Does your back hurt? I can see why. Recently, I've been stopping just about every class at the barre and the bands to re-explain neutral spine placement. Please don't over-tip the martini, ladies! If you're Lithing properly, you're only tucking in a few positions throughout our workouts. Even then, you want to tuck properly by taking your imprint further by squeezing your glutes, rather than lengthening out your lower back and jacking your hips to your ribs (via your lumbar muscles). You want to work (mostly) in neutral and imprint when you Lithe. Over time, over-tucking will land your buns right into Physical Therapy. Why? Because over-tucking lengthens the lumbar muscles and creates muscular imbalances.
Understanding how to find your neutral spine position is a fundamental part of Lithing correctly - whether you are at the bands, barre or on the mat. "Neutral spine" refers to the position of your spine when it is naturally curved throughout the neck (cervical), middle (thoracic), and lower (lumbar) spinal regions - Just like it is when you are standing. When these three curves are naturally aligned, your spine is in its strongest position, whether you are standing, sitting, or lying down.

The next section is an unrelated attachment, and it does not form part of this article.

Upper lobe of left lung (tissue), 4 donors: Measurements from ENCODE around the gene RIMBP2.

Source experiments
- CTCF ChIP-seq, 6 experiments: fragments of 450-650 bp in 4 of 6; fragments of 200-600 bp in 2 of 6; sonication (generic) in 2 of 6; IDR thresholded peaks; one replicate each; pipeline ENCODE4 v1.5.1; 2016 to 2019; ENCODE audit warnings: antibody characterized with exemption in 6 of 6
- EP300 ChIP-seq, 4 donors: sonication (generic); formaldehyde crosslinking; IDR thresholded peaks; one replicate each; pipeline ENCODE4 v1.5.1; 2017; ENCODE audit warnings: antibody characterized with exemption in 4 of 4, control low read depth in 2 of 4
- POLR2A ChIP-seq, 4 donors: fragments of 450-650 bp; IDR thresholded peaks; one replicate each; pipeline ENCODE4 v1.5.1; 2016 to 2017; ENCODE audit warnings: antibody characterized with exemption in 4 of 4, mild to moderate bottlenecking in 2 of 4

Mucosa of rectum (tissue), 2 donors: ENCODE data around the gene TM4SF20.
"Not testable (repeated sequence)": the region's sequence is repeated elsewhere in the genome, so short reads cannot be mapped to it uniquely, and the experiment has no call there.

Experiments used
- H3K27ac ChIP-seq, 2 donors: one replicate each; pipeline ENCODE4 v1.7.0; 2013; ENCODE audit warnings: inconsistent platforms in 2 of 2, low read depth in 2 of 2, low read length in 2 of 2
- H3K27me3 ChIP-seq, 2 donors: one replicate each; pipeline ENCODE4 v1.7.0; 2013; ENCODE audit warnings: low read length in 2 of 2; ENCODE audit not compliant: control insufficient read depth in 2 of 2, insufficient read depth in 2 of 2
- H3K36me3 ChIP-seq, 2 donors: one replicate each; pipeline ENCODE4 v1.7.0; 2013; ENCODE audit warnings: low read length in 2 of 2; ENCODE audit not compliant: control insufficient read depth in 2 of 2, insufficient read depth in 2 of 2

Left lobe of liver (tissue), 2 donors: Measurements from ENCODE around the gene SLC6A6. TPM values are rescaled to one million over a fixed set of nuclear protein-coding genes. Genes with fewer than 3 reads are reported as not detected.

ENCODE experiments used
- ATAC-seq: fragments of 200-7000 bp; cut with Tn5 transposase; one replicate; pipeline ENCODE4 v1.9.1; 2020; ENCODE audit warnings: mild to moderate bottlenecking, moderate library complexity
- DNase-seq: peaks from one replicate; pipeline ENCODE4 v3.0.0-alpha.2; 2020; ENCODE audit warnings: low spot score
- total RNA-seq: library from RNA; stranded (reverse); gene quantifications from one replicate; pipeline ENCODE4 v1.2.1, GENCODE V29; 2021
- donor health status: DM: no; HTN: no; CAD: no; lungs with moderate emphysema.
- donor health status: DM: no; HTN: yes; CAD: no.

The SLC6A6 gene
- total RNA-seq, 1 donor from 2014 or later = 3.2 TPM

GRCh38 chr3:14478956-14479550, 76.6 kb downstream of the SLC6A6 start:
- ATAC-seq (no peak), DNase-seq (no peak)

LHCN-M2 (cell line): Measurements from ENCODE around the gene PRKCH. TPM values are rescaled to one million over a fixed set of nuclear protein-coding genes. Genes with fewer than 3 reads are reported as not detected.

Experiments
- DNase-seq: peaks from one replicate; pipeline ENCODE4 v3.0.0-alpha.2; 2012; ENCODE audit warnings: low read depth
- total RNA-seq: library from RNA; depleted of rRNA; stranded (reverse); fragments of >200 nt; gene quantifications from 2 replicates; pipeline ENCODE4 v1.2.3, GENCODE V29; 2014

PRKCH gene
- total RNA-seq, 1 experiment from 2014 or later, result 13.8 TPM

To work in neutral, do not flatten/press your back into the mat, round out the lower back during lunges, squats, or grip the glutes and hip-flexors while thrusting your pelvis forward during wide second. Instead, keep the natural curves of your back present throughout the workout, while contracting your abs and squeezing your glutes. This works the back muscles and the abdominal muscles simultaneously, which strengthens your entire core. You can maintain neutral spine position in exercises performed on your back, but also in those requiring you to stand, sit, or be on your hands and knees.Wanna practice? You can even work on finding neutral (AKA balancing the martini) throughout the day. Whether you're waiting in line, sitting at your desk or lying down. Maintaining a neutral spine can help prevent any back pain caused by misalignment and will really power up your Lithe practice!
Image of Lithe Instructors Nicole Sewall, Bari Rosenthal & Amy Larkin via Dom